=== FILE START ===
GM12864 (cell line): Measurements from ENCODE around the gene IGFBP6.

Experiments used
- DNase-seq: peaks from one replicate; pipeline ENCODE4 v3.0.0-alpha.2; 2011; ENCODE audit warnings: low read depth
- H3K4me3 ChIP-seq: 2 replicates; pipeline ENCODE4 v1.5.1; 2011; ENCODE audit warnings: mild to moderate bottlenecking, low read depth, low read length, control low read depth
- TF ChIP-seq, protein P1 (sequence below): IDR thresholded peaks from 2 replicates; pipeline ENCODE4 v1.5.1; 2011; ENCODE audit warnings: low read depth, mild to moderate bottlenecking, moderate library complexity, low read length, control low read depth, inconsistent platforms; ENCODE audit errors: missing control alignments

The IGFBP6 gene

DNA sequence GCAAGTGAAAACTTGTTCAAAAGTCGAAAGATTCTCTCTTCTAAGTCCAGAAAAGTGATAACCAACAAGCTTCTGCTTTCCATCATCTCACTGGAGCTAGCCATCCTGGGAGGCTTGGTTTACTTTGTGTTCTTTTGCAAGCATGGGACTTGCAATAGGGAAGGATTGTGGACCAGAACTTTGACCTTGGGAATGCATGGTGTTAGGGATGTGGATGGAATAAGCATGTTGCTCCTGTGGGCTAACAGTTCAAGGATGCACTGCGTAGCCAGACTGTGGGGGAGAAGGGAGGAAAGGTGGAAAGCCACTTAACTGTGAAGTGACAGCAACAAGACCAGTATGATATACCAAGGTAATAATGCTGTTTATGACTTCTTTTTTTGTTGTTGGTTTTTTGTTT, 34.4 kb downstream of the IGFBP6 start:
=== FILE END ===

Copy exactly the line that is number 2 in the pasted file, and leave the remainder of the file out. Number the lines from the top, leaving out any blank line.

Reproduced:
Experiments used